Note: This is a guest post on a fascinating topic by Naomi at Power of Two Marriage Blog.
It’s safe to say that no one dreams of a marriage full of constant bickering, passive aggressive anger, and a non-existent love life.
However, when it comes down to living intimately with one other person—making decisions, dealing with differences and quirks, raising children—this is the reality that many, if not most, couples face at some point in their relationship.
Couples counseling exists as a resource for all married folks—from those with minor problems to couples who are on the brink of divorce—to repair and renew their relationship. Numerous studies have proven that certain counseling approaches lead to dramatically better marriages.
At the same time, couples counseling remains, in general, taboo in America. Many people feel very uncomfortable with the idea of seeing a therapist. Part of this stems from a misunderstanding of what couples therapy is and what it can provide.
A key part of couples counseling is to help you and your spouse analyze habits of communication and action to figure out what is leading to the unpleasantness in your marriage. Most of the time these are things you don’t even realize you’re doing!
From there, you can learn skills (yes, skills) for how to communicate effectively and increase positivity. But wait, you say, nobody needs to teach me how to interact with my spouse!
Think about it this way: if you’re in any sort of sales or mergers position in a business, chances are you will be trained on how to negotiate, make decisions, and communicate effectively. Marriage is not just love, it’s also negotiating a partnership, and it requires similar skills!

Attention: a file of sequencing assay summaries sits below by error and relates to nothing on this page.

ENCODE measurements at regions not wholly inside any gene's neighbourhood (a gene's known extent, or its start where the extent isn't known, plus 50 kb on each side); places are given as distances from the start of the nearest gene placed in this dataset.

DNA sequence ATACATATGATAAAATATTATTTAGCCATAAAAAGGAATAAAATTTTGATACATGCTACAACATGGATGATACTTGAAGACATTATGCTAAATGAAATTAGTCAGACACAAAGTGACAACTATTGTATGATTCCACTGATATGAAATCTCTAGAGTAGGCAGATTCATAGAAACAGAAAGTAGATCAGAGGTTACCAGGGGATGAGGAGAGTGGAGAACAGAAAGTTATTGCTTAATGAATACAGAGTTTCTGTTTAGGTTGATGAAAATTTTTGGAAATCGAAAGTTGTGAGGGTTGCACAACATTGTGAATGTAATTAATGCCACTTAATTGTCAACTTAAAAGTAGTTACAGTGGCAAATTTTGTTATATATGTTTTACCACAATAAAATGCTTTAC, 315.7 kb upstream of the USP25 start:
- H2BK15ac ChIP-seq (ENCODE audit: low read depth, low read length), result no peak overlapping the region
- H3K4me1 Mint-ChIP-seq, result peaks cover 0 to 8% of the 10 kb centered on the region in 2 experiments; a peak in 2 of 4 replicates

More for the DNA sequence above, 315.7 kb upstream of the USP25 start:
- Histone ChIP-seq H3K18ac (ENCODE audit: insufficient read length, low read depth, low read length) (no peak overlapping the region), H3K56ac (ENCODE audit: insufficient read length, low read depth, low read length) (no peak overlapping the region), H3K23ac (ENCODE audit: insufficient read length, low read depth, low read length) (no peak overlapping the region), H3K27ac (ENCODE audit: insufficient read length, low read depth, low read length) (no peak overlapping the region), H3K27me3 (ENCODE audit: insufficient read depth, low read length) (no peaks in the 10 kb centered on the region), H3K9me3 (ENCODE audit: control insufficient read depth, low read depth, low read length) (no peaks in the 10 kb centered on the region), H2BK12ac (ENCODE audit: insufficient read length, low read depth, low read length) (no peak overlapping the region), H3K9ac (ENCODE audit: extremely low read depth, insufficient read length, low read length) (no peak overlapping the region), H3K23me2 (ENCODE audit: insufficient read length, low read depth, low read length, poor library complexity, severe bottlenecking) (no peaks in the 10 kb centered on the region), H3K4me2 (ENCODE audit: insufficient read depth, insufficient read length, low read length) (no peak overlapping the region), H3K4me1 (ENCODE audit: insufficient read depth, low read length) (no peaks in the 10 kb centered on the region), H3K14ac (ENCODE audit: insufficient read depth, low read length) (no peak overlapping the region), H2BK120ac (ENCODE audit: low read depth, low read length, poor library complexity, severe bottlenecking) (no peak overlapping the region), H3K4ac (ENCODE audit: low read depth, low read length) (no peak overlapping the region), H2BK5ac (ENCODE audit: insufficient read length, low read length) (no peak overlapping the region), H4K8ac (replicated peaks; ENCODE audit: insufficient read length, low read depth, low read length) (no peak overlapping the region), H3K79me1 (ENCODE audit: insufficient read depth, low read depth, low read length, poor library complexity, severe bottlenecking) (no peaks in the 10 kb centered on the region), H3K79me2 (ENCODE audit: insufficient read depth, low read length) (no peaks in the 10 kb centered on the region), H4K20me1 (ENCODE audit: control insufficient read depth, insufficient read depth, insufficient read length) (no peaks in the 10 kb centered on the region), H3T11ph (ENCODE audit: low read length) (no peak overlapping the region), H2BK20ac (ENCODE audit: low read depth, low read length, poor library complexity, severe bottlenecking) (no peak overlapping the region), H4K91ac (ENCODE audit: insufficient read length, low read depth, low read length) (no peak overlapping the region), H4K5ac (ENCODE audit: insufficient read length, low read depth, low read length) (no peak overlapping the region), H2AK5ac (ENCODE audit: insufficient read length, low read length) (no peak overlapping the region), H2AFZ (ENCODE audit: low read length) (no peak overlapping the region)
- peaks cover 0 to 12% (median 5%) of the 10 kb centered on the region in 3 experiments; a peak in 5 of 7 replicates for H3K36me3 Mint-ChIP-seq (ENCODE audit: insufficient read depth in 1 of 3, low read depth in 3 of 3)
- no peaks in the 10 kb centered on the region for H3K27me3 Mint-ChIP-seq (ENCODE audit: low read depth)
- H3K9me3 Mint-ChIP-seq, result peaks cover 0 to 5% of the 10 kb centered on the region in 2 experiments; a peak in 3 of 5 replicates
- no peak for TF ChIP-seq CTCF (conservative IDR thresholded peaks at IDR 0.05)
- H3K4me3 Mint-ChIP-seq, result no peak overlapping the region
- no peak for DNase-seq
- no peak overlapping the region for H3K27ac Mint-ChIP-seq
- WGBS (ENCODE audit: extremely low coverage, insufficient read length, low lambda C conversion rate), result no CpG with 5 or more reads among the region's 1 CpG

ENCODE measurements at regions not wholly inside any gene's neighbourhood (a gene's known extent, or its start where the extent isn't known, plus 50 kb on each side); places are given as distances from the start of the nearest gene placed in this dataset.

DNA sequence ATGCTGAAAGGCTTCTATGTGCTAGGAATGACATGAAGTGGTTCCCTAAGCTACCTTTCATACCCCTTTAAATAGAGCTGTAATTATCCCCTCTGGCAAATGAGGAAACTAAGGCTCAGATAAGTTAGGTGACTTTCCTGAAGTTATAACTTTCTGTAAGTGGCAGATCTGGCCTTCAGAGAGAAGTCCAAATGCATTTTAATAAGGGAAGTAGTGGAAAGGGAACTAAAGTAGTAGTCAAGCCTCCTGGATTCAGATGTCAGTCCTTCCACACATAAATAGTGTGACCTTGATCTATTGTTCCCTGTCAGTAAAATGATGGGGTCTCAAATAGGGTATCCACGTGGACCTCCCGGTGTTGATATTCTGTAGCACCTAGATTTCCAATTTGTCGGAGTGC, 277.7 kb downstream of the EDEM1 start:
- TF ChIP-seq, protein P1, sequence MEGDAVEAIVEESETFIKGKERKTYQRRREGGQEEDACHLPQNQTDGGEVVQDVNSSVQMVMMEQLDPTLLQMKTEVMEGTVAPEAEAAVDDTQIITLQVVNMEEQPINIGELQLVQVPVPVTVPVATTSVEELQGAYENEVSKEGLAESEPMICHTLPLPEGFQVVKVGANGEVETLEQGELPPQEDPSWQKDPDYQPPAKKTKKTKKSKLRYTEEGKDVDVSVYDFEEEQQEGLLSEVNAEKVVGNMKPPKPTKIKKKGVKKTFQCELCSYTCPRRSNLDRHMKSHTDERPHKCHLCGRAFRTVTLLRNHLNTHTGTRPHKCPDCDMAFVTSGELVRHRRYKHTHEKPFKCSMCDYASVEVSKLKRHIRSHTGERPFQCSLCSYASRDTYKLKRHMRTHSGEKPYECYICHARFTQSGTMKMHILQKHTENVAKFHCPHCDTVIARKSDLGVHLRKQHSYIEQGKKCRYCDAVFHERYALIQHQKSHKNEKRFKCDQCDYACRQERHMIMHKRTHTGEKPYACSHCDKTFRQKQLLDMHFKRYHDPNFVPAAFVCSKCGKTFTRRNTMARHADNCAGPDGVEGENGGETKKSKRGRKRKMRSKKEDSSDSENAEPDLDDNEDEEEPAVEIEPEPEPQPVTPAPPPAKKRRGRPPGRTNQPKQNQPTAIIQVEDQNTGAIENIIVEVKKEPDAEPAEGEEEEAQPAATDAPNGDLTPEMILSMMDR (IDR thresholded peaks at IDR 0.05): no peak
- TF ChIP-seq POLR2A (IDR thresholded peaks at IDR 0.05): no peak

Marriage counseling gives you a really useful tool kit for this purpose.
So, you see some problem areas in your relationship, and you’re ready to move forward with marriage skill-building. At the same time, the problem looms: what if my spouse refuses to do it with me?
This may be the #1 deterrent for couples who could benefit from marriage education.
The good news is: you can go it alone and still make a huge difference. Yes, it’s best when both individuals in a couple take on a project by learning and practicing.
At the same time, one spouse upgrading his or her skills will still raise the quality of interactions of both of them. Why is that?
The old saying, “a rising tide raises all boats,” is oh-so-true when it comes to your relationship. This is because the atmosphere of a marriage involves two people reacting and bouncing off each other, both setting the tone and pattern for interactions.
As one person learns to stop acting in anger and to give forth radically more positive energy – more affection, appreciation, playfulness, insight, and willingness to apologize for mistakes – both spouses feel better. In turn, feeling better builds patience for handling problems in a more respectful way.
Add in new communication skills for talking about sensitive issues, and solving problems becomes easier, leading to even more positive feelings. In this way, one person’s learning launches a positive cycle of feeling and doing better for both of you.
Try out changing little details of your behavior today, and see what an impact it has. For example, set a goal of giving your spouse 10 compliments today. Or, keep track of each time either of you use “but” when you argue, and then use “and” instead.
If you’re interested in learning more about marriage and relationship education and counseling, check out Power of Two Online (http://poweroftwomarriage.com). Po2 is a web-based interactive approach to help people improve their relationships. It’s full of fun activities, videos and games, and each user gets paired with a real live coach to guide them on their way. It’s a great opportunity to learn powerful skills on your own, or with your partner.
Have you had any experience with marriage counseling without your spouse? What do you think of the idea? Please share in the comments!
Dustin Riechmann created Engaged Marriage to help other married couples live a life they love (especially) when they feel too busy to make it happen. He has many passions, including sharing ways to enjoy an awesome marriage in 15 minutes a day, but his heart belongs with his wife Bethany and their three young kids.